• Chips as Tools: Players who see their chips as tools generally take their time when they first sit down. They may not play in the first 10 hands, choosing instead to identify the players around them. Think of these players as contractors – before a good contractor starts banging away in someone’s bathroom, they take a careful look at what’s around and identify where their time and tools would be best used. Surprise and occasional aggression are the calling cards of a tools player. Think about it – a tools player is looking to do things with his chips. He is looking to cause other players pain, to force them into tough decisions – he wants to use his tools as opposed to the money player who is looking to make good on what he has – to get value for his flush. When games get shorthanded and deep into a tournament, tools players will become hyper-aggressive. Tools players are not likely to get up until then have accomplished something great – either a major bluff or a great call. This is the game to them, and they won’t be satisfied until they win at it. If a tools player gets short-stacked they will also become very aggressive. This is because they see themselves as only having one good tool left, only one chance to do something with a bet. While these players are likely to have any two cards in a pot they are rather predictable when you look at the action ahead of them. In general, they will bet if a number of players have folded ahead of them just as they will have selected one or two other players at the table that they are going to re-raise no matter what. Figure out when a tools player is likely to have seen an opening to use a tool, and then act accordingly.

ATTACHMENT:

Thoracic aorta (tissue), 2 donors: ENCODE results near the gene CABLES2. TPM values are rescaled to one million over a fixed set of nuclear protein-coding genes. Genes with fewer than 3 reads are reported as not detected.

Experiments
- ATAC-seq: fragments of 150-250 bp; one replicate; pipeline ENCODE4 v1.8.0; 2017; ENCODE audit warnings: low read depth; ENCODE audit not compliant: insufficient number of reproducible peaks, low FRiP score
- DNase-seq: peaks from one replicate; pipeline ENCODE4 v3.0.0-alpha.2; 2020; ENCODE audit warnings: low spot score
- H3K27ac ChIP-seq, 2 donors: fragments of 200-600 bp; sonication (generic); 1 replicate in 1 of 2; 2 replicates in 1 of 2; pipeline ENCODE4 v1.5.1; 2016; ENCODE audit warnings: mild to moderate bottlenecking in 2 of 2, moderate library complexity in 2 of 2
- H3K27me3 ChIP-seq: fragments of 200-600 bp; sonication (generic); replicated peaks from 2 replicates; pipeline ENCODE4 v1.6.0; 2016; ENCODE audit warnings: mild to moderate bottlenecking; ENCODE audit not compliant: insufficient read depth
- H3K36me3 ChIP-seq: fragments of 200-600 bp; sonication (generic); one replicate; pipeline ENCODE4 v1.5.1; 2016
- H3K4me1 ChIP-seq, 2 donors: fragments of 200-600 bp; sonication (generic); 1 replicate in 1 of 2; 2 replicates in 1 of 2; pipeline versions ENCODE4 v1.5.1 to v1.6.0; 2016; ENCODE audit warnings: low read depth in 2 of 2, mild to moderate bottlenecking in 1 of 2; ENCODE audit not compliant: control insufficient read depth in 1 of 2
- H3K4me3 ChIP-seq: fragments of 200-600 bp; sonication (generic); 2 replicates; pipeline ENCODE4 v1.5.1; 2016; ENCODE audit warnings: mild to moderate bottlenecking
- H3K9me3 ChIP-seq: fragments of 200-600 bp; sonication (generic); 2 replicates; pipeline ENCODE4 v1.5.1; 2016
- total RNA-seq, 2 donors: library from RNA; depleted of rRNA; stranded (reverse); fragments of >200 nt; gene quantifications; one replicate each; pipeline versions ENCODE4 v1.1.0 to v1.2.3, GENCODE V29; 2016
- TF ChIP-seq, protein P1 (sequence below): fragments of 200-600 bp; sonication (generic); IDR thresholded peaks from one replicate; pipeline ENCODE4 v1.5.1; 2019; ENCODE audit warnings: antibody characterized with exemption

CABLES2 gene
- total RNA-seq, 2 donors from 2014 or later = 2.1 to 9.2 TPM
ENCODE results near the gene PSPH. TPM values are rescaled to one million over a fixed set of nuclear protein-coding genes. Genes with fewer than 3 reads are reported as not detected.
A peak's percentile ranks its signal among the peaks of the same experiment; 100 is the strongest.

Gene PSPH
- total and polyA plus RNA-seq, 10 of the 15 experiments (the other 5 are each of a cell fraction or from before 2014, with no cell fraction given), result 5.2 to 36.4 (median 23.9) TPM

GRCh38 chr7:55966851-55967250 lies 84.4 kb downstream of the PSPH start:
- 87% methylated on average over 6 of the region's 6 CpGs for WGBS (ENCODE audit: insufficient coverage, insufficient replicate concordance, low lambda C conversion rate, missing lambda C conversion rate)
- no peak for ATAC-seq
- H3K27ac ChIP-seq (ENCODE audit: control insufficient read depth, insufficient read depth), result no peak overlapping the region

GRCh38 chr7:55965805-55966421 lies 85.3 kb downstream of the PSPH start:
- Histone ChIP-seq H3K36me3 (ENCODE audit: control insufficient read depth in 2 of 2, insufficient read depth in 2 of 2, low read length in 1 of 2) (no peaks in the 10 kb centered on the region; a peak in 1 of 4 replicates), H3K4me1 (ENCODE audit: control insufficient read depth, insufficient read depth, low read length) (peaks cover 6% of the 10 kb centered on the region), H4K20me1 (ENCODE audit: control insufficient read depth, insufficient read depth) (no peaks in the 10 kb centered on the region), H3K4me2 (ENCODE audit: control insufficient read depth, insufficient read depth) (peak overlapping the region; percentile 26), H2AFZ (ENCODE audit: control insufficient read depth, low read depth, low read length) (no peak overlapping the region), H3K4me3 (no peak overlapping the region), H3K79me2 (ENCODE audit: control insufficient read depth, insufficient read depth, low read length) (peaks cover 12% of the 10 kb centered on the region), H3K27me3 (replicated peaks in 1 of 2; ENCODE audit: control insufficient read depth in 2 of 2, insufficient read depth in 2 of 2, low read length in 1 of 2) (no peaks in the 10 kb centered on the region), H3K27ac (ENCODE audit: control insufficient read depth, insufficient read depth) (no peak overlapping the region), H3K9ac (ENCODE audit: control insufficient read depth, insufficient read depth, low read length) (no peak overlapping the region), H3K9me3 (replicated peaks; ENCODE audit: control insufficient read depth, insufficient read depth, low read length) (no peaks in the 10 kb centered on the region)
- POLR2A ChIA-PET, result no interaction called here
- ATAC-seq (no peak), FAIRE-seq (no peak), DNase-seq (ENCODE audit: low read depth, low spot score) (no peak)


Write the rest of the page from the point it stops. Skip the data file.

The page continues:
• Chips as Time: Time players are smilers. These are the people who are drinking, talking and know every one’s name. They are governed by impermanence – they know that everything ends someday and they are just trying to hold on for as long as they can. They are likely to seem reluctant to call a bet – because they don’t want to call a bet. They want to hang out for as long as they can and have fun. These players are fascinated by players’ hole cards and will always ask what someone was holding if it isn’t shown, especially in hands in which they were uninvolved. Everything is at some point academic to the time player. These are the players that cash in tournament after tournament but never seem to win any. They are also prone to becoming wallflowers should their luck turn. They will fold many hands in a row without a second thought if short-stacked. They will merely call pre-flop with strong hands, hoping to risk as little as possible. They are almost without exception, the friendliest type of poker player.

Desire Rules All

It is important to keep in mind that some people are stupid. Seriously. It is important to keep this in mind because if you start to think that someone is smart, you can outthink yourself. Try to remember what each player wants and why they want it – Are they in a bad mood? A good mood? Are they broke? Do they look cracked out? Look at what someone is first, but then look at why someone is. Poker is a game of hidden motivations – analyze what someone is doing but don’t stop there. If you want to know what really makes the kite fly, you have to look at the wind.